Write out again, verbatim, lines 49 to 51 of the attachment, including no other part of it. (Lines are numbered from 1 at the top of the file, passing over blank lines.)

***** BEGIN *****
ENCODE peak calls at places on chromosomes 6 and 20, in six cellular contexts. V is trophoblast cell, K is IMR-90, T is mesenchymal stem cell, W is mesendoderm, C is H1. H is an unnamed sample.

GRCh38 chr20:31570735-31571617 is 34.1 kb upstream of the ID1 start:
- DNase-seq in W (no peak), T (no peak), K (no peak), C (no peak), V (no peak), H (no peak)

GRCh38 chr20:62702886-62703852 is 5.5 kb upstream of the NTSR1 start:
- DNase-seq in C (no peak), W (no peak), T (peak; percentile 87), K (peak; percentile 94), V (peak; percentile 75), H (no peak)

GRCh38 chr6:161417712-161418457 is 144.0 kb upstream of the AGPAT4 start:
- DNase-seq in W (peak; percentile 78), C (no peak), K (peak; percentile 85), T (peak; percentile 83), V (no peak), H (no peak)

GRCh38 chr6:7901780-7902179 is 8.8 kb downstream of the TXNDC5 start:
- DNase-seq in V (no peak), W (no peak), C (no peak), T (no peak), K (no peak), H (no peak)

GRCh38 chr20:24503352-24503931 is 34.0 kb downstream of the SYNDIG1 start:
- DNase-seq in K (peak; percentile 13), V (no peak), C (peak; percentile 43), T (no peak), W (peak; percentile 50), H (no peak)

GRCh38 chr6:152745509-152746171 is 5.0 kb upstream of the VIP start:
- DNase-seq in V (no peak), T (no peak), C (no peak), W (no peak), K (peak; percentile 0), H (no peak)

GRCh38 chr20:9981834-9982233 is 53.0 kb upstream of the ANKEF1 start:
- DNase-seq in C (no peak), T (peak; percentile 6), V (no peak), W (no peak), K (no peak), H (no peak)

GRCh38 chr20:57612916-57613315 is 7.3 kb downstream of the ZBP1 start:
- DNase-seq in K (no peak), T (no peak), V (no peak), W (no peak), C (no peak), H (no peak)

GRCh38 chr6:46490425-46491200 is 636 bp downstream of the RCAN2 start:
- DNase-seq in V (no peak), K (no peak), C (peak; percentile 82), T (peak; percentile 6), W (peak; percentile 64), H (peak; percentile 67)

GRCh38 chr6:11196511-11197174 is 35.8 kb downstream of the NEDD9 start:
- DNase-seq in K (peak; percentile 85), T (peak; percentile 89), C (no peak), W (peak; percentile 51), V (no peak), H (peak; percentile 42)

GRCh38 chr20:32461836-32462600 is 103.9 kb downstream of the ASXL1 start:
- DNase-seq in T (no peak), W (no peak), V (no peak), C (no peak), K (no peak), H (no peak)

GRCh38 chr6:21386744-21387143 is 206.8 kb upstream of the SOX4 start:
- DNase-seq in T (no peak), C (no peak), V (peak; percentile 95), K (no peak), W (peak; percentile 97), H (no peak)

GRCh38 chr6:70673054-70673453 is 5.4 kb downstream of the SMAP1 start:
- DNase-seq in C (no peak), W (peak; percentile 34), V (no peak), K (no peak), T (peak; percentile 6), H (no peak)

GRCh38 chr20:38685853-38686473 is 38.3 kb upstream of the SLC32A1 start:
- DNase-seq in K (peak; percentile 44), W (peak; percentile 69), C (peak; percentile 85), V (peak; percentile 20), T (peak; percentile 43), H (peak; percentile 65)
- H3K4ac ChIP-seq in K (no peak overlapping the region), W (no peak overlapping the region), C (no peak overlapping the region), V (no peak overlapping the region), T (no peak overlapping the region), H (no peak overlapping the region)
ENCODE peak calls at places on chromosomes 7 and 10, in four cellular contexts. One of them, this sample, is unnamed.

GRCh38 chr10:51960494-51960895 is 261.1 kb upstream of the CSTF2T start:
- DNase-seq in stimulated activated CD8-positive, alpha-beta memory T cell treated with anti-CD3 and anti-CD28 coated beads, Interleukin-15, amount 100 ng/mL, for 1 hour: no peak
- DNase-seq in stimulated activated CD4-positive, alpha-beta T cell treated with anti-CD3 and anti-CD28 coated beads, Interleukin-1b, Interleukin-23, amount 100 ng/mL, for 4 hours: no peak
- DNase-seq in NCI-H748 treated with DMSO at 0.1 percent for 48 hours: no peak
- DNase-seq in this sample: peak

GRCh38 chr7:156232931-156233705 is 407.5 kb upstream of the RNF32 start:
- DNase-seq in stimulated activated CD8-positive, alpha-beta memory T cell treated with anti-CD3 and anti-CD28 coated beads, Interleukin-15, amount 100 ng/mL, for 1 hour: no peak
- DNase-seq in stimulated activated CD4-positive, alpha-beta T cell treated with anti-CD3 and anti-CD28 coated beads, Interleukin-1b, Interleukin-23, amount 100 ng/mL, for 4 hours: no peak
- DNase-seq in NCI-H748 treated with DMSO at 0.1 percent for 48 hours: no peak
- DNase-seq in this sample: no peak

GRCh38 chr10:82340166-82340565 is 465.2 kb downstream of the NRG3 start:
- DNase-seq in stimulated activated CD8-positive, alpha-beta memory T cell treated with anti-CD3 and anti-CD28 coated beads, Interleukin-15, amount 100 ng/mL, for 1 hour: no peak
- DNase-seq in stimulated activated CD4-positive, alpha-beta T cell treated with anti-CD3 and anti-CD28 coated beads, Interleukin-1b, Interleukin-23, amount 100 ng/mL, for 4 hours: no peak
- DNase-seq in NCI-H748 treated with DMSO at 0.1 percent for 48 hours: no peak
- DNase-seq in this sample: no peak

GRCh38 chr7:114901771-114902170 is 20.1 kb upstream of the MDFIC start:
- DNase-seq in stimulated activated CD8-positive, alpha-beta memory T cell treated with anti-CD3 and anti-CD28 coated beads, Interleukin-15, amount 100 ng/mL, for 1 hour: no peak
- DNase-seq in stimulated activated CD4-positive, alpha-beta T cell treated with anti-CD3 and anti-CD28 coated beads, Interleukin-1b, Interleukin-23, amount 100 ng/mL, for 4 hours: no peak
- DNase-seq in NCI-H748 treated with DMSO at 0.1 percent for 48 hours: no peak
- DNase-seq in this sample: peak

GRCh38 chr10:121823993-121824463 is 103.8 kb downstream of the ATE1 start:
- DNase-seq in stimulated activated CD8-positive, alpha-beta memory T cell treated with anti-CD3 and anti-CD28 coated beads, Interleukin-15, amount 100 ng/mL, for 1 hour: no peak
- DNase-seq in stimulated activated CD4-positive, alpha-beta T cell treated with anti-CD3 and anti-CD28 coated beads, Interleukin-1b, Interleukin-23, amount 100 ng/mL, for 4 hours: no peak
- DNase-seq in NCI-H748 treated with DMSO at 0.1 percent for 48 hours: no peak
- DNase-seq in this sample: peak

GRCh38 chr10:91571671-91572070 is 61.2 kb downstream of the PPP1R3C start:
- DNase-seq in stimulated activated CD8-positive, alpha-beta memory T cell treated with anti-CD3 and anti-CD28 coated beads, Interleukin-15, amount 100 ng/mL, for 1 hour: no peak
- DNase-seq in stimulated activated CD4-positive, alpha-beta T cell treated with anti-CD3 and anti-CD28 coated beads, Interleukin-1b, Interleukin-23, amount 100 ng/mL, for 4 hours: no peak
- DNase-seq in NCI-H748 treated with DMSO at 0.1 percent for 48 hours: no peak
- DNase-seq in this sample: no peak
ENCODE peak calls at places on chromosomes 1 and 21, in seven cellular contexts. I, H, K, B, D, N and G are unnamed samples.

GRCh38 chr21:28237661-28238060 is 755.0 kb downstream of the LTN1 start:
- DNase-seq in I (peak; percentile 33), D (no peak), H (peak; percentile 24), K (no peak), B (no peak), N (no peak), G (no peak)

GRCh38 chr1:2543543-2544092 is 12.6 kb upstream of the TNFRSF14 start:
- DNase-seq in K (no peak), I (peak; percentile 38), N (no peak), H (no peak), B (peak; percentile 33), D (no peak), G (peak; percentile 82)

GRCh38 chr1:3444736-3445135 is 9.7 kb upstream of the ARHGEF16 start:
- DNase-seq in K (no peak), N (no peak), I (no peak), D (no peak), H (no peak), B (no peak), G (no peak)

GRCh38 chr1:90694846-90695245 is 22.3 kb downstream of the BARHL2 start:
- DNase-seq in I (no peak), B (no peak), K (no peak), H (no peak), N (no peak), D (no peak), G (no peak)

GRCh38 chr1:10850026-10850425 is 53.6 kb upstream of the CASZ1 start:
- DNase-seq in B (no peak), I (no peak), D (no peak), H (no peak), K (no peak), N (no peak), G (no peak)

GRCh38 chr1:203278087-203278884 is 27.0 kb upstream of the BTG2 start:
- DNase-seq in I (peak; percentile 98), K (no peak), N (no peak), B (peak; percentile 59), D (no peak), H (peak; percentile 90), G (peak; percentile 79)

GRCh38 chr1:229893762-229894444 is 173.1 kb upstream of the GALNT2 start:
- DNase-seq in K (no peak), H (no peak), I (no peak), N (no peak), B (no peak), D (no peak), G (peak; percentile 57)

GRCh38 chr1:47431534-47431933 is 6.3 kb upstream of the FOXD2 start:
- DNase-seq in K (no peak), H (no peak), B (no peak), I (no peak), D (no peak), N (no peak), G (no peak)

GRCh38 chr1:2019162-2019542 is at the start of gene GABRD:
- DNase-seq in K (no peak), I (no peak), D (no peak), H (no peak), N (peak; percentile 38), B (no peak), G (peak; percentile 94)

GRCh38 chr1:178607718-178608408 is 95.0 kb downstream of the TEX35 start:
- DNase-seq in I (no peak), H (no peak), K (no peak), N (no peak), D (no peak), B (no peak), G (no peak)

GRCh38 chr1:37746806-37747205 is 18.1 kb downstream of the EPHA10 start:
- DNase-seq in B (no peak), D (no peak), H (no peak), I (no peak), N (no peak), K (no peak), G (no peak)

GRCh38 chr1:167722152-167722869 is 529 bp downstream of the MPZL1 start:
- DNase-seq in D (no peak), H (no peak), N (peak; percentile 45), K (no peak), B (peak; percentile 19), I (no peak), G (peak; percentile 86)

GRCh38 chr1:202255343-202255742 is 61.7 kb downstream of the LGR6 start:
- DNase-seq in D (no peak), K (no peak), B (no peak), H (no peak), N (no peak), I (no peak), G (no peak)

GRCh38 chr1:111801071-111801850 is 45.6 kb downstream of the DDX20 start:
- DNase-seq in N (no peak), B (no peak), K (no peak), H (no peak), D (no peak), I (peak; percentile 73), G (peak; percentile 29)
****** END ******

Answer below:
- DNase-seq in stimulated activated CD4-positive, alpha-beta T cell treated with anti-CD3 and anti-CD28 coated beads, Interleukin-1b, Interleukin-23, amount 100 ng/mL, for 4 hours: no peak
- DNase-seq in NCI-H748 treated with DMSO at 0.1 percent for 48 hours: no peak
- DNase-seq in this sample: peak